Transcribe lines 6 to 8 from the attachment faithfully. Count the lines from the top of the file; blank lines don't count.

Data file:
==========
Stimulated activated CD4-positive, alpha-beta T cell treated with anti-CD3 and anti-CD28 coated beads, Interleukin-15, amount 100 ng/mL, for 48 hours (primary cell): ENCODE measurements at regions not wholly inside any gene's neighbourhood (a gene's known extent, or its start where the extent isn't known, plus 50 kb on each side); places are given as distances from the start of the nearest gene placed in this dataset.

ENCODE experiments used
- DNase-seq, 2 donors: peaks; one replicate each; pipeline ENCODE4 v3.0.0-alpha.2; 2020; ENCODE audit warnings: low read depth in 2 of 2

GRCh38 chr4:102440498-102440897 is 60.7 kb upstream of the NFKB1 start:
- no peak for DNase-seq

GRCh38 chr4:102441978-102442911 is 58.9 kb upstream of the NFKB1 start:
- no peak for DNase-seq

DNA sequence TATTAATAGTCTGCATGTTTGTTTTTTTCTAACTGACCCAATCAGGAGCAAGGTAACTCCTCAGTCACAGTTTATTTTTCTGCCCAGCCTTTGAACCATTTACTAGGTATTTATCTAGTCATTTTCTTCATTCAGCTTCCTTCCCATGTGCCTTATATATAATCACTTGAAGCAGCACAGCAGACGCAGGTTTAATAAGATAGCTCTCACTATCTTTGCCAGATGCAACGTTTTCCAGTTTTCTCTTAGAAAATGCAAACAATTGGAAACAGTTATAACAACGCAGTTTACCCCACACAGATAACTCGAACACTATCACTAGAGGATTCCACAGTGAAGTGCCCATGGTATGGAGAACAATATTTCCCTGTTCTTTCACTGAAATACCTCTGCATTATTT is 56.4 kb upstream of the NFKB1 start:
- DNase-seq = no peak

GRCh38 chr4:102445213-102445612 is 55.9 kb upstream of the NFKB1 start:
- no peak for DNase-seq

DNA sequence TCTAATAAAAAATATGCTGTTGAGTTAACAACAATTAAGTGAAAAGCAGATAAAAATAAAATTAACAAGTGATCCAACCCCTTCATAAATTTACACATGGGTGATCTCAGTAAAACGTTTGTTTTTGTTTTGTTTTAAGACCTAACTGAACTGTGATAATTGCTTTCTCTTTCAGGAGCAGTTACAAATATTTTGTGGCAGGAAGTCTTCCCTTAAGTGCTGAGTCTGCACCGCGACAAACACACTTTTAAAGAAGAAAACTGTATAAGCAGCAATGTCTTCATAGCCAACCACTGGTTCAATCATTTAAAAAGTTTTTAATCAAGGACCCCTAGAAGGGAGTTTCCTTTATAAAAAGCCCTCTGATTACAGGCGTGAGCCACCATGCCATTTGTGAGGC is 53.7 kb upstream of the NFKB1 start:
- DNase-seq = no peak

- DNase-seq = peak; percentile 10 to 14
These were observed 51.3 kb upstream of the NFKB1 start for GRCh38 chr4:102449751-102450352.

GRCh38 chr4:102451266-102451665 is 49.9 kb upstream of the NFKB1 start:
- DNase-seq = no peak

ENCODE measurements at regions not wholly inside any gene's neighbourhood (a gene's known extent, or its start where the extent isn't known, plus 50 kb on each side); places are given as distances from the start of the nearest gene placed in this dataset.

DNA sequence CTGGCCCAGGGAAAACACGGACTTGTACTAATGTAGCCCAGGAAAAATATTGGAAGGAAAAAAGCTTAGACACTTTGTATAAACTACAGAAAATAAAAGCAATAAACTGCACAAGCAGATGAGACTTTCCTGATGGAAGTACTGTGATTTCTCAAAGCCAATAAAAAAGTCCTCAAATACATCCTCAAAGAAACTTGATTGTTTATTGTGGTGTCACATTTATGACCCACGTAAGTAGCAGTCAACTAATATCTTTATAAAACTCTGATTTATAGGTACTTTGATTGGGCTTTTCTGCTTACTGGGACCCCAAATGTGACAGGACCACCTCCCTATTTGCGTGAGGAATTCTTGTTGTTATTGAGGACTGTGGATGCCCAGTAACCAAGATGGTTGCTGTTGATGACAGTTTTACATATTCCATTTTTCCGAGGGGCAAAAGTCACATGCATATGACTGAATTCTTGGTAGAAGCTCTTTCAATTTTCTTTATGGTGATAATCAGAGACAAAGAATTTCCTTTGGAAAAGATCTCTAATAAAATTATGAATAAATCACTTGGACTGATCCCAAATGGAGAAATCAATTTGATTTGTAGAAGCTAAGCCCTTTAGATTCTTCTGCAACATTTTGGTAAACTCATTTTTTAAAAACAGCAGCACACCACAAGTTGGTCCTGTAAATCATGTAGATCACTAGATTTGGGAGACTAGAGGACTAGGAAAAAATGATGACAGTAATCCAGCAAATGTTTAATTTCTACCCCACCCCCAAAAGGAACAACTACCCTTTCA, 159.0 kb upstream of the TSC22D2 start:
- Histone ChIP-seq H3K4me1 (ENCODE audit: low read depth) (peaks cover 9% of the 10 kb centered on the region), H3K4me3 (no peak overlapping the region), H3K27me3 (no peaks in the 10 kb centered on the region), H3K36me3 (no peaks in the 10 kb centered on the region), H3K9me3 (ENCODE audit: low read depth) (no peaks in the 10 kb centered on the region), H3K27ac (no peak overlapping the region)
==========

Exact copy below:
GRCh38 chr4:102441978-102442911 is 58.9 kb upstream of the NFKB1 start:
- no peak for DNase-seq

DNA sequence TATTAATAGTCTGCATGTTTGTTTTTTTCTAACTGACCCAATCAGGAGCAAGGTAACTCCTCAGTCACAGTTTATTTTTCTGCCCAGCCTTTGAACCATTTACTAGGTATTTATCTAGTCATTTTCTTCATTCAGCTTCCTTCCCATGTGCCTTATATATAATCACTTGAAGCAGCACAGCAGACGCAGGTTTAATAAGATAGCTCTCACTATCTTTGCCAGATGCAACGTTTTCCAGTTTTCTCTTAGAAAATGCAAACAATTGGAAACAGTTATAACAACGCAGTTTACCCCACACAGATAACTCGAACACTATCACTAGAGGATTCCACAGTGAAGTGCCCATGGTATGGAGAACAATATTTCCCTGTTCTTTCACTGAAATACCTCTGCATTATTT is 56.4 kb upstream of the NFKB1 start: